“The past year has been telling for how companies really value their work forces,” said Latesha Byrd, a career coach in Charlotte, N.C. “It has become challenging to continue to work for companies who operate business as usual, without taking into account how our lives have changed overnight.”

Ms. Byrd, who primarily coaches women of color in fields like tech, finance and media, said that in addition to suffering from pandemic-related burnout, many minority employees felt disillusioned with their employers’ shallow commitments to racial justice.

“Diversity, equity and inclusion are extremely important now,” she said. “Employees want to know, ‘Is this company going to support me?’”

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The Next Level in Office Amenities: Wild Horses

STOREY COUNTY, Nev. — You can’t ride the wild mustangs at the Tahoe-Reno Industrial Center in Nevada, but you’re nearly guaranteed to see bands of them loping over sagebrush in a scene that feels straight out of the 1800s.

At least until the dust clears and Tesla’s 5.3-million-square-foot “Gigafactory” comes into focus.

Welcome to the Silver State, where Elon Musk, a cryptocurrency tycoon and a brothel owner are using a symbol of Americana as a social media recruiting tool.

The water cooler used to be the spot in the office to talk shop. Then came on-site cafes, fitness and yoga studios, rooftop gardens, fire pits and rock-climbing walls. “The overarching trend of the last five years has been the hotelification of the office,” said Lenny Beaudoin, an executive managing director at CBRE.

For employers, the newest amenities to wow workers are ideological, with environmental commitments topping the list, said Jason H. Somers, the president of Crest Real Estate, a Southern California real estate consultancy.

progress by corporate giants, but most efforts remain so opaque that it’s tough to spot greenwashing, the use of sustainability efforts to appear more attractive.

Embracing high environmental standards can be challenging and expensive. Some companies pay others to reduce emissions. Others plant trees, which can take years to grow and rely heavily on water and care.

Tesla used a $1.3 billion state tax break to build its $5 billion factory, tapping into a local work force still reeling from the Great Recession and ushering in a wave of Silicon Valley heavies. Switch, a technology infrastructure company, set up three data centers, then Google gobbled up 1,200 acres. Blockchains bought 67,000 acres for $170 million in 2018, becoming the park’s biggest tenant.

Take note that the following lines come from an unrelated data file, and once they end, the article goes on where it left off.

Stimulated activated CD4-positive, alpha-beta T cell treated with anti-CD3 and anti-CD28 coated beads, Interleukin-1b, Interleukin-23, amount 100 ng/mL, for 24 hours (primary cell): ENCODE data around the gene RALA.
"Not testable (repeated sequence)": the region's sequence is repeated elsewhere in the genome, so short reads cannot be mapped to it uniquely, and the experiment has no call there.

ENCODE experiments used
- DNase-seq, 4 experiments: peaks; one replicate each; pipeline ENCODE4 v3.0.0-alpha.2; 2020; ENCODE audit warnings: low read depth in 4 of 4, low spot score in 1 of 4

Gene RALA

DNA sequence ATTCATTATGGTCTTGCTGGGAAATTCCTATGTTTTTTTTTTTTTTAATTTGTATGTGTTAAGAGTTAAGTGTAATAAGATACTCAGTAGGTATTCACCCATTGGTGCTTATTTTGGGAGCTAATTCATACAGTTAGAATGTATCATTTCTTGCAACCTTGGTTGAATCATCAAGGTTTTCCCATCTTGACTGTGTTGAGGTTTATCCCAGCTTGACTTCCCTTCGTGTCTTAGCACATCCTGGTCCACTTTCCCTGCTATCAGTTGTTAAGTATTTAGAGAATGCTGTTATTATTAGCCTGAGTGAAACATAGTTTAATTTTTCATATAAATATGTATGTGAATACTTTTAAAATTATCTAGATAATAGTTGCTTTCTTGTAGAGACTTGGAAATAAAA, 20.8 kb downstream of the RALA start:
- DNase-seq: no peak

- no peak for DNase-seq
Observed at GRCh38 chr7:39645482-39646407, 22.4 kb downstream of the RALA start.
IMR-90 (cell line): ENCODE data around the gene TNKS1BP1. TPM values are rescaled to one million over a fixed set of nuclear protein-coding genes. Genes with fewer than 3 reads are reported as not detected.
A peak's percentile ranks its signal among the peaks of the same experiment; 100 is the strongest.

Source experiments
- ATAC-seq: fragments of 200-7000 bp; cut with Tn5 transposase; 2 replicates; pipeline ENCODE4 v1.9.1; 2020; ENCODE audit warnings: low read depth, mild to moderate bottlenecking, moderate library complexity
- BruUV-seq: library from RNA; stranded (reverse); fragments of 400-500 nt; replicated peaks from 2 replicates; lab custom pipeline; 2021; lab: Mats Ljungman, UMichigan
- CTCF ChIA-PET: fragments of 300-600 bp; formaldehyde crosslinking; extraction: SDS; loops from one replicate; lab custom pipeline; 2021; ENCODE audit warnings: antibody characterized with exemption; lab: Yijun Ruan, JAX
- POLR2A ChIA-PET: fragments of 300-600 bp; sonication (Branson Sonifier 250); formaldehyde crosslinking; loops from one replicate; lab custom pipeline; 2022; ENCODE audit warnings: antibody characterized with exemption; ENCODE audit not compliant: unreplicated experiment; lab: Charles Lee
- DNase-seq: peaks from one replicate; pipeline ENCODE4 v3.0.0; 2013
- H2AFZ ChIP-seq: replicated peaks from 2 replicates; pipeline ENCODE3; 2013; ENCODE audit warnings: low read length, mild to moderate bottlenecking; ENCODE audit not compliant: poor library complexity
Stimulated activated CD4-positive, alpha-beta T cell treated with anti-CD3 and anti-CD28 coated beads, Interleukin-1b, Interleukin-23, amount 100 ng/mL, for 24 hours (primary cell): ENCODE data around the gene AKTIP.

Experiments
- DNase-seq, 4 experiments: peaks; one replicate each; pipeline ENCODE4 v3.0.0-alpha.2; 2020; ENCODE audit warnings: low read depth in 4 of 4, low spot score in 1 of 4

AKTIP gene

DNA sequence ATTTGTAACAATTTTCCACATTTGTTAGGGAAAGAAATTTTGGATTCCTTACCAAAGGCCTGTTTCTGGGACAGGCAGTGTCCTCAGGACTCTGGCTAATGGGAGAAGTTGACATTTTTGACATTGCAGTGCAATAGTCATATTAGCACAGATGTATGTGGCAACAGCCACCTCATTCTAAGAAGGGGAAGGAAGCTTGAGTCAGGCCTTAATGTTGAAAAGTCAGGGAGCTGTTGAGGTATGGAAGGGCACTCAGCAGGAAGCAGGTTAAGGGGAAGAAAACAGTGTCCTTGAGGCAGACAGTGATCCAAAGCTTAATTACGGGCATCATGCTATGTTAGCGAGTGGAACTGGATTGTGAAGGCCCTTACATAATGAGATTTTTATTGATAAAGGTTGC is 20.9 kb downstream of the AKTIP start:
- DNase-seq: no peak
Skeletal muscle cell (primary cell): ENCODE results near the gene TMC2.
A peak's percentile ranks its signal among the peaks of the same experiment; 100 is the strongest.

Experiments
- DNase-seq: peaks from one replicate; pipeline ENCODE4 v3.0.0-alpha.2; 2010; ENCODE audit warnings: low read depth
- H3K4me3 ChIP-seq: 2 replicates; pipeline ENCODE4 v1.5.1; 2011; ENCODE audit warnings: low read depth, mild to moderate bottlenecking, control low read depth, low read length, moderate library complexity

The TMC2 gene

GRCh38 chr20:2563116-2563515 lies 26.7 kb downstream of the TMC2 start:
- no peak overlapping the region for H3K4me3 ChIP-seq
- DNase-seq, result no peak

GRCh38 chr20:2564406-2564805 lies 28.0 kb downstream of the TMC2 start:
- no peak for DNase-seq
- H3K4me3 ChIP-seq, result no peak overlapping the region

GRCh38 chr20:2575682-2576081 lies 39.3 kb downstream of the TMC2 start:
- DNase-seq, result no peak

hoped to transform the expanse into an experimental city run by his encrypted digital systems. He pledged to build 15,000 homes, turning it into a huge innovation zone, with his company overseeing everything from schools to courts, law and water.

“I want this to become the greatest social experiment in the history of the world,” he said. “It’s going to be a cross between Disneyland and the chocolate factory from Willy Wonka.”

He’ll have to rethink the scope: In March, the county voted against the secession plan.

Mr. Berns says he plans to develop around 25,000 of his 67,000 acres, but for now, it will remain an outpost for wild horses.

Nevada is home to more than half of the country’s 95,000 wild horses and burros, descendants of animals brought to the continent by Spanish conquistadors in the 1500s. Managed by the federal Bureau of Land Management to the tune of about $100 million annually, wild horses live on protected and private land crisscrossed by freeways.

Wild Horse Connection, an advocacy group. “Horses in traffic, on the wrong side of fencing, vehicular, train accidents, sick or ill horses.”

Rescues triple once mares start foaling, said Ms. Vance, whose annual budget is about $100,000, including small donations from the office park and tenants. She says further expansion depletes open spaces and decreases grazing areas.

“Horses have migration patterns, and when a development comes in, it cuts that off and there’s more interactions with people,” she said.

One solution is humane horse fertility so the animals, which can spend up to 16 hours a day eating, don’t overpopulate and overgraze.

American Wild Horse Campaign, has worked with the office park since 2012, spending more than $200,000 on fertility control, water and feeding in the last three years.